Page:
“And not only that, but we also boast in our sufferings, knowing that suffering produces endurance, and endurance produces character, and character produces hope, and hope does not disappoint us, because God’s love has been poured into our hearts through the Holy Spirit that has been given to us” (Rom. 5:3-5).
“For you did not receive a spirit of slavery to fall back into fear, but you have received a spirit of adoption. When we cry, ‘Abba! Father!’ it is that very Spirit bearing witness with our spirit that we are children of God, and if children, then heirs, heirs of God and joint heirs with Christ– if, in fact, we suffer with him so that we may also be glorified with him” (Rom. 8:15-17).
That is, as it were, the theory. Today’s reading from Acts offers us a snapshot of the practice. Paul: “What are you doing, weeping and breaking my heart? For I am ready not only to be bound but even to die in Jerusalem for the name of the Lord Jesus.” Perhaps the reading can aid our hearing of Paul’s words in Romans.
Nor is suffering confined to the first century. Late in the 20th Century renovation began on the Great West Door of Westminster Abbey. Completed in 1998, its façade now includes statues of 20th-century martyrs: Maximilian Kolbe, Manche Masemola, Janani Luwum, Grand Duchess Elizabeth of Russia, Martin Luther King, Óscar Romero, Dietrich Bonhoeffer, Esther John, Lucian Tapiedi, and Wang Zhiming (for more, here).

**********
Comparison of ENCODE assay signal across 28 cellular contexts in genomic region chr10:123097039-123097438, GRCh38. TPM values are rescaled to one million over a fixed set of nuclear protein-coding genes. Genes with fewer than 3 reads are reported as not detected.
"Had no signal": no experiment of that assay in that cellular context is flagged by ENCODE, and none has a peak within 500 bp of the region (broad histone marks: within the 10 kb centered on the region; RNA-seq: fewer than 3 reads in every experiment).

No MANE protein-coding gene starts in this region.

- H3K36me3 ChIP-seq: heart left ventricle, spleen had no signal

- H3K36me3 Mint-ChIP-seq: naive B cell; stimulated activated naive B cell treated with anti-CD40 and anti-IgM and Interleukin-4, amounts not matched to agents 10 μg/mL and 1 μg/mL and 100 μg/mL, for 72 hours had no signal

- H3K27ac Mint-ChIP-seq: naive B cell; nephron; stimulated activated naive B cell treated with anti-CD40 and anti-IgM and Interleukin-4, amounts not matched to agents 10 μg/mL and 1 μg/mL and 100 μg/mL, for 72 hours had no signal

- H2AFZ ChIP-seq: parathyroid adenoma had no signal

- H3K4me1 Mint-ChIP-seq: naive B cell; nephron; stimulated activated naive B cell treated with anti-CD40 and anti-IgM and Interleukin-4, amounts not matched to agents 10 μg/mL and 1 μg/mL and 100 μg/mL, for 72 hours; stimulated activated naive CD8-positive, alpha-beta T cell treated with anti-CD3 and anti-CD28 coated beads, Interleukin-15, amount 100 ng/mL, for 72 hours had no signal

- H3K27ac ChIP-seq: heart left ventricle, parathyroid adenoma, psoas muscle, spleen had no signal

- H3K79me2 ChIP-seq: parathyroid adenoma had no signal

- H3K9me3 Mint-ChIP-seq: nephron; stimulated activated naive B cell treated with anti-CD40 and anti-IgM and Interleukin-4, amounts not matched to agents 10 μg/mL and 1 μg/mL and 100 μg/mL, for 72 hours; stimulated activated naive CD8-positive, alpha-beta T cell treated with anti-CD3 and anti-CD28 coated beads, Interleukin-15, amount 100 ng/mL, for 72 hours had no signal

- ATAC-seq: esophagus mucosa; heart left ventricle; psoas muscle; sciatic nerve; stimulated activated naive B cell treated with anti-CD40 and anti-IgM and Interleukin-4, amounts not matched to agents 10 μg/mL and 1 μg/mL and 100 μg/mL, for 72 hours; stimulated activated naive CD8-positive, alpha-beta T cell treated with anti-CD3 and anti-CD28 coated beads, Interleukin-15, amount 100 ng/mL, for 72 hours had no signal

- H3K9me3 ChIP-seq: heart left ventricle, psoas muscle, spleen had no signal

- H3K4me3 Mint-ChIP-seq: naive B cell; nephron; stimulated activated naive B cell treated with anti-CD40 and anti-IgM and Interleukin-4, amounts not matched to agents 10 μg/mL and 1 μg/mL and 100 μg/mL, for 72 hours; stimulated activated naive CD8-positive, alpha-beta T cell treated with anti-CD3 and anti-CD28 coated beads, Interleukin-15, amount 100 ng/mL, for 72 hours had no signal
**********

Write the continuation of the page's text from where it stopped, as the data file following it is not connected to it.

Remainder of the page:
Christian tradition discourages us from seeking suffering for Christ, while warning us that it is not off the menu. Perhaps surprisingly, our Daily Office tends not to bring our sisters and brothers in lethal situations to our attention. But perhaps Paul’s words will occasionally prompt us to hear these two very familiar prayers differently:
“Almighty God, whose most dear Son went not up to joy but first he suffered pain, and entered not into glory before he was crucified: Mercifully grant that we, walking in the way of the cross, may find it none other than the way of life and peace; through Jesus Christ your Son our Lord.”
“O God, the author of peace and lover of concord, to know you is eternal life and to serve you is perfect freedom: Defend us, your humble servants, in all assaults of our enemies; that we, surely trusting in your defense, may not fear the power of any adversaries; through the might of Jesus Christ our Lord.” (Book of Common Prayer 99)